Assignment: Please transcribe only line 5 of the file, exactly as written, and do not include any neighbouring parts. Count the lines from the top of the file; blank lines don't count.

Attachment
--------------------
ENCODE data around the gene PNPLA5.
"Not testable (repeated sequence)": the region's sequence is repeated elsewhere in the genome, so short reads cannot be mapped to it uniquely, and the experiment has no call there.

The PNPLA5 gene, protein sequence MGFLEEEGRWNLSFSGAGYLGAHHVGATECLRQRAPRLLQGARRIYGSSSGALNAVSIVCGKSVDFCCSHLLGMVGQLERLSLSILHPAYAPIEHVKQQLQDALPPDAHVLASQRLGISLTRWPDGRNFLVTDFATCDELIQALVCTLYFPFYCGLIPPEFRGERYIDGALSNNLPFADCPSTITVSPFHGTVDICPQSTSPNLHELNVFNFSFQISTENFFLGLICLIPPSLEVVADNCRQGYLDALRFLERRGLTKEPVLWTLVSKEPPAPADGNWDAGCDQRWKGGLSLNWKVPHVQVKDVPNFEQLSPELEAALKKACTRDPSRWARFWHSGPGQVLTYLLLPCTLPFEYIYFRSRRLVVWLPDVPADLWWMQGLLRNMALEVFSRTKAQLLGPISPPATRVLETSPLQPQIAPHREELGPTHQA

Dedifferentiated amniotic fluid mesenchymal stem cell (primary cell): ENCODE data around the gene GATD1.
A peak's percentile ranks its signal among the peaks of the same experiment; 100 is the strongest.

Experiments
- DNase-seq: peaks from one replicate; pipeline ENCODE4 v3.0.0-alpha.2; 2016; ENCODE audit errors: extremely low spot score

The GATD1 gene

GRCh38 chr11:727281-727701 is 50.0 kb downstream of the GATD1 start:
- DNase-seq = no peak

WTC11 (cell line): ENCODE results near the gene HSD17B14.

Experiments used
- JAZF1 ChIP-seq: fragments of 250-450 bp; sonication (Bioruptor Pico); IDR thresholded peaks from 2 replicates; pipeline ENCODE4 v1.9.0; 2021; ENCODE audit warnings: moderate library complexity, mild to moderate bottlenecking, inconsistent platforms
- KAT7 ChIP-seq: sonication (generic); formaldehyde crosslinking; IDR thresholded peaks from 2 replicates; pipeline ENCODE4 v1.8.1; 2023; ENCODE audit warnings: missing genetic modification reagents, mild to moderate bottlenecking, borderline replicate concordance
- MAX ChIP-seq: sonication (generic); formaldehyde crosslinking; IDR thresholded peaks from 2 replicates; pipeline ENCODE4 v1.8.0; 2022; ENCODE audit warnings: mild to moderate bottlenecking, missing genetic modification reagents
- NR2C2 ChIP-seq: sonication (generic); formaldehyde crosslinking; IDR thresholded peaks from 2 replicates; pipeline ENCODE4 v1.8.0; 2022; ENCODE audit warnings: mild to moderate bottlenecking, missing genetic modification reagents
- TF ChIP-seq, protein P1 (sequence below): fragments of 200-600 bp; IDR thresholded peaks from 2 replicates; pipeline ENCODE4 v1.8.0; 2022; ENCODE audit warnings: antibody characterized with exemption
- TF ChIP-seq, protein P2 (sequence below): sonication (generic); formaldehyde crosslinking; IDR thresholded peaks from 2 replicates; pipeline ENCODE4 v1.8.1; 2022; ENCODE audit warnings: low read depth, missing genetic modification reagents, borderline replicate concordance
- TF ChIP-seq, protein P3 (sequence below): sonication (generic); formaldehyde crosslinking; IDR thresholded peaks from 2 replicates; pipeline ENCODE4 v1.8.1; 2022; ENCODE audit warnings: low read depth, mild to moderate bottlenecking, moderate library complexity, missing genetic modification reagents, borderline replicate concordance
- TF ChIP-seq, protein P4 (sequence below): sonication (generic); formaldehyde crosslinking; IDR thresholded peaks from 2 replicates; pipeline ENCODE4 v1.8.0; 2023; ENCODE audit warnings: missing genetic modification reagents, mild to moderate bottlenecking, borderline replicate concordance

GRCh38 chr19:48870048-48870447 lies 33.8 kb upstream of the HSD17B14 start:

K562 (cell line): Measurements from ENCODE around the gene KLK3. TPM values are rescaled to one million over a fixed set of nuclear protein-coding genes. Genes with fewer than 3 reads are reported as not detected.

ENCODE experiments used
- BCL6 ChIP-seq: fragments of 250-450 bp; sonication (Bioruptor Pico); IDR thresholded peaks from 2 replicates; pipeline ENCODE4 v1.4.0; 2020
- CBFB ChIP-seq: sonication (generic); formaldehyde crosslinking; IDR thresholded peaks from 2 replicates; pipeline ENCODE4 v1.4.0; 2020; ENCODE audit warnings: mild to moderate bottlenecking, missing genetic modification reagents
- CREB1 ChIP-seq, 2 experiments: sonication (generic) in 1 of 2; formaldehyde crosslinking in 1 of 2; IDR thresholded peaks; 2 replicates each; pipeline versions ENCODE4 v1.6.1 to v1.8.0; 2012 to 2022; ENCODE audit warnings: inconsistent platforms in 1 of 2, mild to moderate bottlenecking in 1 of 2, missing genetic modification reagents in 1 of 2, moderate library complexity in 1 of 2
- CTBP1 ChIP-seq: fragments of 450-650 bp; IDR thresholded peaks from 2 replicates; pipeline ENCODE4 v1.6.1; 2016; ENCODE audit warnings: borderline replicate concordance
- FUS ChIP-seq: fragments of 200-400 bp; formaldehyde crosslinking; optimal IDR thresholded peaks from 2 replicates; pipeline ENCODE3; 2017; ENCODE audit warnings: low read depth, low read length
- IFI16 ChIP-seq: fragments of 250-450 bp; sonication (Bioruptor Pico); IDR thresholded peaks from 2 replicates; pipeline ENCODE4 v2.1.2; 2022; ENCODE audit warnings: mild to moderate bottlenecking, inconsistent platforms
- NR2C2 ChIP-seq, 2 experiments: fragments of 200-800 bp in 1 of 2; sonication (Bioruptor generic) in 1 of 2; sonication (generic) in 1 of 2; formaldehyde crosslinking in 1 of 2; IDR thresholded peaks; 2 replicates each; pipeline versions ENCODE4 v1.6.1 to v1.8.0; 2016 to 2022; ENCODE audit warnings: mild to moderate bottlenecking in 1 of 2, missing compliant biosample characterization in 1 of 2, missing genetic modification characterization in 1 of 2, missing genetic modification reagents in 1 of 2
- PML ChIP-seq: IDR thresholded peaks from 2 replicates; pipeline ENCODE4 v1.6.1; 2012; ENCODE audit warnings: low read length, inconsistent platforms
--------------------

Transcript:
A peak's percentile ranks its signal among the peaks of the same experiment; 100 is the strongest.